Mr. Ratner, who is the development partner of The New York Times in building its new headquarters in Midtown, needs approval from the transportation authority to buy its land. Bids are due to the authority tomorrow, and although no other suitor has yet surfaced, some who are opposed to the project said an alternate proposal may be in the works.

In addition, the winning project would undergo an environmental review, and would need zoning changes and approval by the state Public Authorities Control Board, directed by Gov. George E. Pataki and the Senate and Assembly leaders, which recently scuttled Mayor Michael R. Bloomberg's plan for a Jets stadium on the West Side of Manhattan. The Senate majority leader, Joseph L. Bruno, and Assembly Speaker Sheldon Silver have indicated that they would not block the arena project.

And although Mr. Ratner has been steadily negotiating to buy privately owned properties within the Brooklyn development zone, he may face court battles in his efforts to acquire some land by eminent domain and with critics who have threatened to sue. Opposition is strong among some residents of the quiet surrounding neighborhoods, who say that they have been denied a role in the planning process. They accuse state and city officials of giving Mr. Ratner unfair concessions and charge that the development will strain public services and destroy their quality of life.

The plan calls for direct subsidies of $100 million each from the city and state for site improvements to the area.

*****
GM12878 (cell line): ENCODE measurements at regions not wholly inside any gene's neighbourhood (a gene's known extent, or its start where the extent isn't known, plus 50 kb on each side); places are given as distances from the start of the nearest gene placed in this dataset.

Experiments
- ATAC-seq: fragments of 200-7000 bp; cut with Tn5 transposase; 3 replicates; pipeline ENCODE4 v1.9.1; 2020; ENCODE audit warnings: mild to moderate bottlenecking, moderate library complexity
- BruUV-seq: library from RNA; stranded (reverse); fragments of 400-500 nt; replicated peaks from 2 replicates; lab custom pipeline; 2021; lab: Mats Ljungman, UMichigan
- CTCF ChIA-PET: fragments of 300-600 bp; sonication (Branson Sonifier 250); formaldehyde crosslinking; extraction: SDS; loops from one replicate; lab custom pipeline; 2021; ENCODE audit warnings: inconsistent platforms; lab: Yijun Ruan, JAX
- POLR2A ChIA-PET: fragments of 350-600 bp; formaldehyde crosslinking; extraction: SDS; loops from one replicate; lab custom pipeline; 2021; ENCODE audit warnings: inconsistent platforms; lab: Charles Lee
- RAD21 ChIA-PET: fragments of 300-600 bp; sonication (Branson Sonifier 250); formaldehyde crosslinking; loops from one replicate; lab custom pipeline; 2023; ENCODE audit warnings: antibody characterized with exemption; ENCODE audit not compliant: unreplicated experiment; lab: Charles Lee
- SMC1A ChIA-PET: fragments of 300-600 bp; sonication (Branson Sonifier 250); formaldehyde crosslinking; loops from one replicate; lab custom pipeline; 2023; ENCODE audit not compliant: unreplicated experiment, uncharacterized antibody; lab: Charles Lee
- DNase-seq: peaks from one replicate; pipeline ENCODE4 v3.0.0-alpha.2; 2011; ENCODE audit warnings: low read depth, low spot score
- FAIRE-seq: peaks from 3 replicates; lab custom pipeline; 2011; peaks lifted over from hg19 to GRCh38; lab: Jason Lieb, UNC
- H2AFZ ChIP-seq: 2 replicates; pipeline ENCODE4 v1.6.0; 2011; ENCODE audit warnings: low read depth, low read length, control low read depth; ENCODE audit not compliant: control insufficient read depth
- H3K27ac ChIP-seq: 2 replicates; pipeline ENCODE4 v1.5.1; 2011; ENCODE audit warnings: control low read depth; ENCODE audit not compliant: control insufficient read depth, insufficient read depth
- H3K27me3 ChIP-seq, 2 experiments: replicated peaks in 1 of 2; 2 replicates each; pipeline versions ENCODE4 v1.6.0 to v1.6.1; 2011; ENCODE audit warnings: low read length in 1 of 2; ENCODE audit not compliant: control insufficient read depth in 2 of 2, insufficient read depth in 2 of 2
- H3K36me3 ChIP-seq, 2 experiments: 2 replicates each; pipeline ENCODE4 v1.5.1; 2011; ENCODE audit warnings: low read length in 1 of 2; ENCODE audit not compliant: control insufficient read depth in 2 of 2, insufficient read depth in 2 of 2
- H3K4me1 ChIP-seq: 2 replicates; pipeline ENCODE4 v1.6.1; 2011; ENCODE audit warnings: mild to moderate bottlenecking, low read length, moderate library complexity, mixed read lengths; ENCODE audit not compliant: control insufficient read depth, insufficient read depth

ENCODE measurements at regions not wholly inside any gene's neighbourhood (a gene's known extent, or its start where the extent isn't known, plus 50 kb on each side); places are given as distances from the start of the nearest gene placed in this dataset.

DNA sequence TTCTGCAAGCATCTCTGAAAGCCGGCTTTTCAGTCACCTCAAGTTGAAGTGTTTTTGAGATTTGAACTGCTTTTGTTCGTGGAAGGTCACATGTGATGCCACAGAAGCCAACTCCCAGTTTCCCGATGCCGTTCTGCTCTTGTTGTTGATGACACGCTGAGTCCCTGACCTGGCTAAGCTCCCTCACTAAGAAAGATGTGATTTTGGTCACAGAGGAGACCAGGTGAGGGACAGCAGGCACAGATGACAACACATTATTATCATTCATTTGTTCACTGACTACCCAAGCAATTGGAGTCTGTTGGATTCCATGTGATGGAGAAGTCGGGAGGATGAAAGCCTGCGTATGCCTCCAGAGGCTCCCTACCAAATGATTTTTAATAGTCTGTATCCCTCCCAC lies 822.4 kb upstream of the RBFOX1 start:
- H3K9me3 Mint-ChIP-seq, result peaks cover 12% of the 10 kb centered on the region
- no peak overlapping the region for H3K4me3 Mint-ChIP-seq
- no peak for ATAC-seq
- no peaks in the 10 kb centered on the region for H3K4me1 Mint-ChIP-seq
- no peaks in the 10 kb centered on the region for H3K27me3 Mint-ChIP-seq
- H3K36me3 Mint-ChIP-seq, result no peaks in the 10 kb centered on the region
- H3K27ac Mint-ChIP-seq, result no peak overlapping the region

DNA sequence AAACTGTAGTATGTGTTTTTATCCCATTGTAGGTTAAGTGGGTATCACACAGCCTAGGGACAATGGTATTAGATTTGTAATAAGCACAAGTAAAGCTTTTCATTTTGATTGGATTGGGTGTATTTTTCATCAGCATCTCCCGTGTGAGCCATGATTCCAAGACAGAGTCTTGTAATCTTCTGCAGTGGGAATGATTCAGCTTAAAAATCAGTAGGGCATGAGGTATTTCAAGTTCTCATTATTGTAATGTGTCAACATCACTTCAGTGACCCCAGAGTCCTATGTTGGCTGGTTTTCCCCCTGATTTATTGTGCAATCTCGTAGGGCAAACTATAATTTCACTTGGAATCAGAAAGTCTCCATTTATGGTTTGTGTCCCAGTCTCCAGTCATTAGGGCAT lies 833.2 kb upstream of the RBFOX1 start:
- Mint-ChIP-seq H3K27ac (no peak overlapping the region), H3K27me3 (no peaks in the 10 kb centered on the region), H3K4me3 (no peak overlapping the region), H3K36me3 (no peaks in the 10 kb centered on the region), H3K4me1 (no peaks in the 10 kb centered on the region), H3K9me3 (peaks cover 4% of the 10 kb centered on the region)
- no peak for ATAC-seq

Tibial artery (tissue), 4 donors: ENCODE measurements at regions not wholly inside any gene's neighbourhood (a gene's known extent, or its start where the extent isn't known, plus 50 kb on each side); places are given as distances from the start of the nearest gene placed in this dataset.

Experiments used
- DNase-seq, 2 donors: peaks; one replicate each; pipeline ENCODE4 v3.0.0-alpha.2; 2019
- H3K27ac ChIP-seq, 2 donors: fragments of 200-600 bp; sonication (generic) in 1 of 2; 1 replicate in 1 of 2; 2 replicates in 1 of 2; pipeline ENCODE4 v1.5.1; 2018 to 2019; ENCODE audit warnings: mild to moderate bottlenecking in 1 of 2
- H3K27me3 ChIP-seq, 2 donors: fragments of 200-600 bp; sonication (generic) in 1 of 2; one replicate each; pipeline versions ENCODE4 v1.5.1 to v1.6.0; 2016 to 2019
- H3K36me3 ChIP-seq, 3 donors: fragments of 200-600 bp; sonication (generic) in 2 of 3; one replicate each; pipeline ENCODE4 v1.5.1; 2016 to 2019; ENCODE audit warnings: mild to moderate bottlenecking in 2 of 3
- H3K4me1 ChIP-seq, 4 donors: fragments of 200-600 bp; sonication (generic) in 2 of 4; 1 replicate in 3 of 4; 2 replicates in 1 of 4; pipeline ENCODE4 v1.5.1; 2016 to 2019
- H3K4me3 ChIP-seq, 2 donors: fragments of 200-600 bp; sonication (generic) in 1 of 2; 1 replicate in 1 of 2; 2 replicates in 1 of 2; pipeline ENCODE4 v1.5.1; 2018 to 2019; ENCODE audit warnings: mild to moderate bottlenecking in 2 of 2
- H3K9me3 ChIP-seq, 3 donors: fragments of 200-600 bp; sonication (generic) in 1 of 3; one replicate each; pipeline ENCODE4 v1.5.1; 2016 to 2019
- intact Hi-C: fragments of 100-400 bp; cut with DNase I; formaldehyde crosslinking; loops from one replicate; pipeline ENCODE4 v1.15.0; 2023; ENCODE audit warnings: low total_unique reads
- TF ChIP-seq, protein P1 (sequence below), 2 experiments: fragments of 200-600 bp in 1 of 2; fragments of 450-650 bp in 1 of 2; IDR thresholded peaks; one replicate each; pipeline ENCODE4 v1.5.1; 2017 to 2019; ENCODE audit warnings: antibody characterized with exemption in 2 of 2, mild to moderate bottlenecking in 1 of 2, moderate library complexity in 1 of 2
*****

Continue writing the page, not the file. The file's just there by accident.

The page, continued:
If approved, the development, in combination with the city's recent moves rezoning Downtown Brooklyn and the borough's northern waterfront for larger office and residential complexes, stands to remake much of a borough that is the equivalent of the fourth-largest city in America.

"Hopefully this will be a model for other large-scale developments to be done again in the boroughs as they were in the 50's and 60's," Mr. Ratner said. "It is in some sense like Columbus Circle, where residential meets the office district and the cultural district, and it can handle this kind of density."

The preliminary designs, which Mr. Gehry refers to as "a sketch," show a new megalopolis rising over what is now mostly a collection of rail beds and three-to-six-story buildings, crowding out the clear, signature views of the clock atop what would no longer be Brooklyn's tallest building, the 512-foot Williamsburgh Savings Bank Tower. At the corner of Atlantic and Flatbush Avenues, an office, hotel and residential tower dubbed Miss Brooklyn by its designer would soar 620 feet, roughly 60 stories, balanced by a new 40-story tower across Flatbush Avenue at Fourth Avenue.

Miss Brooklyn would be the tallest of four mixed-use towers ranging from roughly 35 stories that would surround the arena like turrets on a castle, Mr. Gehry said. Traveling east, the design calls for a block of apartment buildings, roughly 33 to 47 stories, with gardens and walkways, between Sixth, Carlton and Atlantic Avenues and Pacific Street.

At the eastern edge of the development, seven apartment buildings, ranging from about 20 to 40 stories, would rise over a two-block area bounded by Dean Street and Atlantic, Vanderbilt and Carlton Avenues.

Pacific Street would disappear in that area, subsumed by gardens, walkways, a reflecting pool that could become a skating rink in winter and an open field that designers determined gets the most sun on the site throughout the year. In all, the project would provide at least 4,500 rental apartments, with half reserved for low- and middle-income residents, and 1,500 market-rate condominiums in a neighborhood where brownstones sell for well over $1 million.